We, in Midwest America, in Missouri, in Saint Louis are in the midst of a heat wave. This week in July has had a sequence of very hot days — the mornings are hot and humid, the afternoons are like ovens, and the temperature doesn’t let up at night. I got an exposure to this kind of weather when I lived in Nevada. You can perhaps begin to see my preoccupation with the Sun. And my mission to find some shade, a shadow for some relief. And also, they put those amps and big speakers where I used to play my guitar. So, I have been playing my guitar in the shadow of the Gateway Arch.
Some people developed an elementary mathematical equation for the shape of the Gateway Arch in St Louis. I found a formula at this website.
I don’t know if this formula was used in the design and construction of the Arch, or was it developed later.
In Maxima, one can type in,
f(x):=211.49 – 20.96*cosh(0.03291765*x);
The units for x are meters, and x ranges from -91.2 to +91.2.
I can calculate a plot of the shadow, if I consider an X-Y-Z coordinate system, with Z up, Y positive pointing East, and X positive pointing South. At the Park, East is towards Illinois across the Mississippi river, and South is downstream of the Mississippi.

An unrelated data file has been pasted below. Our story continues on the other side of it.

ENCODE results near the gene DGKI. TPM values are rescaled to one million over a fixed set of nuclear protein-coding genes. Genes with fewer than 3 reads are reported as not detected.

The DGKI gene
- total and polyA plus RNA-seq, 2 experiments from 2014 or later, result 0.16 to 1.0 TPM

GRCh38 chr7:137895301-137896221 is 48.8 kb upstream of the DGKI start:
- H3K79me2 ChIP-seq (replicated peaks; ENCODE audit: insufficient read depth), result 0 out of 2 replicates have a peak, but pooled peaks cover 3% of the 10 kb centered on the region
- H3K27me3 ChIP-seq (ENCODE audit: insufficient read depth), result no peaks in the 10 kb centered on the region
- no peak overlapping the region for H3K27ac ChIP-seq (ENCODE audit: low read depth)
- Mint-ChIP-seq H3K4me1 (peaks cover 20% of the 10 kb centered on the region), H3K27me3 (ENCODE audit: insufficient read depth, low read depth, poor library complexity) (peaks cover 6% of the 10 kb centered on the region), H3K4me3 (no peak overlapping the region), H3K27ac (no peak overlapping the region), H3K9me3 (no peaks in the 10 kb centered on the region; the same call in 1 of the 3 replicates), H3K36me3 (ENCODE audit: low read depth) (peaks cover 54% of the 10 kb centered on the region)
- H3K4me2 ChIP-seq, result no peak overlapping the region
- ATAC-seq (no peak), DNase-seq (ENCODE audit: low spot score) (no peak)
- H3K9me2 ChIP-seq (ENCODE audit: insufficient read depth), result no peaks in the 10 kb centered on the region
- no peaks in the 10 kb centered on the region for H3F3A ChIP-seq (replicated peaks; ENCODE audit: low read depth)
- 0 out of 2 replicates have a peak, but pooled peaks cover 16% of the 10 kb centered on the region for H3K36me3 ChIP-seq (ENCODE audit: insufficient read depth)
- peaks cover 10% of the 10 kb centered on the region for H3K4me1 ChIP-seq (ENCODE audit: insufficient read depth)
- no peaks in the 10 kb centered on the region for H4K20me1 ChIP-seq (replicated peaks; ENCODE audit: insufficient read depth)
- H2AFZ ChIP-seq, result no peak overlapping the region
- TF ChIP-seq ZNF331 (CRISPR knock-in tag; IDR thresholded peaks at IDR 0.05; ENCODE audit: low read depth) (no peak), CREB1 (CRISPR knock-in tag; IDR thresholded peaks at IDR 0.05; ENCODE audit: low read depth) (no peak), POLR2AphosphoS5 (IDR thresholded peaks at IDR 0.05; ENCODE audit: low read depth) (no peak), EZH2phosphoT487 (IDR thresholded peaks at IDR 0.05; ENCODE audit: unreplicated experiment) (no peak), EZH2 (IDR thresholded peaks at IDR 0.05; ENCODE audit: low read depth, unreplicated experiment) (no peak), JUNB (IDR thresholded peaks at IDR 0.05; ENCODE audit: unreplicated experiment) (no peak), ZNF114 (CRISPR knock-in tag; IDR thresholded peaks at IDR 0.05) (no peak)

The units for the Sun’s azimuth az and elevation el are in degrees.
Here I used az = -10, and el = 45
How fast does the shadow move across the sidewalk? From when I start to play at about 10:30 to when I finish playing at about 11:30, the shadow on the south leg has moved about one tree. I stand at the sidewalk border next to the trees.
Another plot I made with az = -30 and el = 65.
This chart might be more accurate as I am using the Sun position charts I calculated
Azimuth az = 0 would correspond I think perhaps to az = 90 in the Saint Louis Sun chart. Here’s a plan map of the grassy knoll and the old Court House and the Memorial Ave freeway overpass. I stand at number 13 when I play my guitar.